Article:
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A timely reissue of Fox Butterfield’s masterpiece, All God’s Children, a searing examination of the caustic cumulative effect of racism and violence over 5 generations of black Americans.
Willie Bosket is a brilliant, violent man who began his criminal career at age five; his slaying of two subway riders at fifteen led to the passage of the first law in the nation allowing teenagers to be tried as adults. Butterfield traces the Bosket family back to their days as South Carolina slaves and documents how Willie is the culmination of generations of neglect, cruelty, discrimination and brutality directed at black Americans. From the terrifying scourge of the Ku Klux Klan during Reconstruction to the brutal streets of 1970s New York, this is an unforgettable examination of the painful roots of violence and racism in America.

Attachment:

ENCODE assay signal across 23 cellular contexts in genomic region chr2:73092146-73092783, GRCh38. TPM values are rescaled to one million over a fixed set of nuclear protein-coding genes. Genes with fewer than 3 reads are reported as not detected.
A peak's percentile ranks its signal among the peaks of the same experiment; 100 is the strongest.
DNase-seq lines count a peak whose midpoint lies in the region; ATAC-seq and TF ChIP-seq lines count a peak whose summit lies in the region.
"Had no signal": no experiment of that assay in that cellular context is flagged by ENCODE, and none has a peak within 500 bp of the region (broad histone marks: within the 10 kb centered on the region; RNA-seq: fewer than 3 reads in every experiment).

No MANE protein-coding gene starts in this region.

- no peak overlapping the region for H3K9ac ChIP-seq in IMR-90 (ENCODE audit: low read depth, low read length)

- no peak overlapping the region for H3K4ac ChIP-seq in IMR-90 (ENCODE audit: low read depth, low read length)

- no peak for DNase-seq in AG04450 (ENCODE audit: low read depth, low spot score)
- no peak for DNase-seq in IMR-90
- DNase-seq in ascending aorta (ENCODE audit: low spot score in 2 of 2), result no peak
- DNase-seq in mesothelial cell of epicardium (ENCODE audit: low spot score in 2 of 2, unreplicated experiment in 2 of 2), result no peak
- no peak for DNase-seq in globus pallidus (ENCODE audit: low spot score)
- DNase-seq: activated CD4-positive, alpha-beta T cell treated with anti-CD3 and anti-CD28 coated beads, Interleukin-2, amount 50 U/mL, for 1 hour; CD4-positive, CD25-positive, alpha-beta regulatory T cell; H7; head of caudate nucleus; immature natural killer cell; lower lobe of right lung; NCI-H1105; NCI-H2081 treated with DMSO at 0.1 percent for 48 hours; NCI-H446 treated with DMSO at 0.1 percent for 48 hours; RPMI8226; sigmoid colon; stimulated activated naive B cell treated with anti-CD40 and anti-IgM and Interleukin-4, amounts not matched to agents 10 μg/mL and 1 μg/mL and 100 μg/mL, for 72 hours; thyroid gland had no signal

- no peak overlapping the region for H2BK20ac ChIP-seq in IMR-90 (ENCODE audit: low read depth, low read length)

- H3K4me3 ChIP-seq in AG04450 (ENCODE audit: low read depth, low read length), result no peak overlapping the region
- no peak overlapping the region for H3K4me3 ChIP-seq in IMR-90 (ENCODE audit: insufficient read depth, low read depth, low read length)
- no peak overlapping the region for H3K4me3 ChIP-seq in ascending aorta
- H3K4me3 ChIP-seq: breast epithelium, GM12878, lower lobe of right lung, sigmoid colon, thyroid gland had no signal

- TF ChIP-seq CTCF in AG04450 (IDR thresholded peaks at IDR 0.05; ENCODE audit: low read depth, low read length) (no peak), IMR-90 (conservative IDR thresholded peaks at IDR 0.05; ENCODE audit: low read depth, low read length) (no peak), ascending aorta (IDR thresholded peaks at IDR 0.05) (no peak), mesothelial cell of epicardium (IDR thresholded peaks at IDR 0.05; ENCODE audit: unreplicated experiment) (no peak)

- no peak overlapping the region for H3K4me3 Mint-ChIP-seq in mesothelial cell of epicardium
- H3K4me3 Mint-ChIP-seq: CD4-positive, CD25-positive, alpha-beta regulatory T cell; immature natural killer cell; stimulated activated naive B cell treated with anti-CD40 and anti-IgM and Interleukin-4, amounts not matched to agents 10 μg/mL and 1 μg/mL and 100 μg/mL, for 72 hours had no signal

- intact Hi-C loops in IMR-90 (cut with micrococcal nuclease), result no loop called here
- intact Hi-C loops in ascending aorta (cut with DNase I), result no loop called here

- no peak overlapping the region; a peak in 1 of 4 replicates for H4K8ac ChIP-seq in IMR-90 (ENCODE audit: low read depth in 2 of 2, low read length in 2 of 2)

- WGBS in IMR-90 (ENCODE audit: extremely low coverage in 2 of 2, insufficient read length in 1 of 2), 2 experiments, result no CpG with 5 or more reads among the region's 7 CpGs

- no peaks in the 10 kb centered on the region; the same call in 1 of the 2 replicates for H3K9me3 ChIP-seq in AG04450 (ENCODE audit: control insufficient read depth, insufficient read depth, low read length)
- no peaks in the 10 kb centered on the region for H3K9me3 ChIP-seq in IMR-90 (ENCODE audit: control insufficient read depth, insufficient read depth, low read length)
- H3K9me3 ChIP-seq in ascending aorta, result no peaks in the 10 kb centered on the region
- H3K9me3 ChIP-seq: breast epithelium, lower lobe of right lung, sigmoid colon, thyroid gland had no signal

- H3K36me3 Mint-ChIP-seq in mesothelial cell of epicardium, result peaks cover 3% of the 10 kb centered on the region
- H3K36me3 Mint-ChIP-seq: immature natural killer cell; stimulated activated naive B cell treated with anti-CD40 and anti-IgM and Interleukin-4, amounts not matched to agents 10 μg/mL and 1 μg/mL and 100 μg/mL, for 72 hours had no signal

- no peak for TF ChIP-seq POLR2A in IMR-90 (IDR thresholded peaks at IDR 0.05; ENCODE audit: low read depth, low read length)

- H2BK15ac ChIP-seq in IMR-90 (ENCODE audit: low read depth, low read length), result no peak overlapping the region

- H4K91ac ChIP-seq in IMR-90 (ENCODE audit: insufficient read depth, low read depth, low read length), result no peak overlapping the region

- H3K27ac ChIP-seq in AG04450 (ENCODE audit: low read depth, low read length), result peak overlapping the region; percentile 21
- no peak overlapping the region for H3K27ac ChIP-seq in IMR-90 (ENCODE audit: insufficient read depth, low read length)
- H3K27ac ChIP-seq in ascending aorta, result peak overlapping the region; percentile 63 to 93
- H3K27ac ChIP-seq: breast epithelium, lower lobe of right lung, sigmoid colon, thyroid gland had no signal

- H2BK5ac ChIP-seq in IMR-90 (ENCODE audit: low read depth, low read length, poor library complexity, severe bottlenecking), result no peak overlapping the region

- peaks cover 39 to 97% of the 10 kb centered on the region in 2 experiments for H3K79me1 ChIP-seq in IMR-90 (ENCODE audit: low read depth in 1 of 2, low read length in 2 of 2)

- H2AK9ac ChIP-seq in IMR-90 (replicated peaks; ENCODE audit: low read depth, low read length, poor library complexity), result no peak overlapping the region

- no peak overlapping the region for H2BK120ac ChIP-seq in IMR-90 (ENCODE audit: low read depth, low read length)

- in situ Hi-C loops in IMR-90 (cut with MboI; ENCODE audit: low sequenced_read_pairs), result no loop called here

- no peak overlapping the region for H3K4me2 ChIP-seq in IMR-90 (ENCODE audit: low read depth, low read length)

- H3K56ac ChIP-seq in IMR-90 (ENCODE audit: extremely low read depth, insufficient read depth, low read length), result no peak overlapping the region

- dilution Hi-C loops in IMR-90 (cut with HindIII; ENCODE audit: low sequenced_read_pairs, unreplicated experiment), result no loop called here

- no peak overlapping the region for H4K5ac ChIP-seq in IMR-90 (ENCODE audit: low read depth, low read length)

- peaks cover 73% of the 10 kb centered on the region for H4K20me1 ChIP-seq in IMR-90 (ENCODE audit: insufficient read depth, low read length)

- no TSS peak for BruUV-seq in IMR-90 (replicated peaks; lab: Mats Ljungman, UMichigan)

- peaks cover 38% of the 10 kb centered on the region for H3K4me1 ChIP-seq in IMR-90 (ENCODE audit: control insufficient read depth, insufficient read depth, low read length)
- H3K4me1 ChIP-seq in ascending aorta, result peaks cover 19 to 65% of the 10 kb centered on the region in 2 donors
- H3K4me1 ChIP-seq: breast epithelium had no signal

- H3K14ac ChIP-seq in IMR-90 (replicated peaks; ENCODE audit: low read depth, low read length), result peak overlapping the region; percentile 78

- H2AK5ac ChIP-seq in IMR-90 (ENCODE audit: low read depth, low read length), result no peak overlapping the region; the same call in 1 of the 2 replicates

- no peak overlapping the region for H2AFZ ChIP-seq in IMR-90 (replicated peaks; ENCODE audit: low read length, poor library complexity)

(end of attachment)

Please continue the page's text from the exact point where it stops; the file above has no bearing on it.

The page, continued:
“A heartbreaking and terrifying chronicle of violence passed from one African-American generation to the next. . . . The force of the narrative is extraordinary.” —The New Yorker
“If posterity knows what it is doing, this book will be considered a classic of the violent decades.” —The Atlantic Monthly
“An extraordinary book. . . . A stimulating and chilling account of violence in America.” —The Boston Globe
“Butterfield’s research is creative, his narrative is compelling. . . . The book’s excellence is present on every page.”
—The New York Times
“All God’s Children is a memorable book. The tragic picture it offers of blighted hope and arrested childhood is enough to make a reader weep. . . . Anyone who lives in hope that we may one day better understand the mixture of psychological, historical, and social pathology that so dominates so large a part of contemporary urban landscape would do well to read Fox Butterfield’s story of the Boskets.” —The New York Review of Books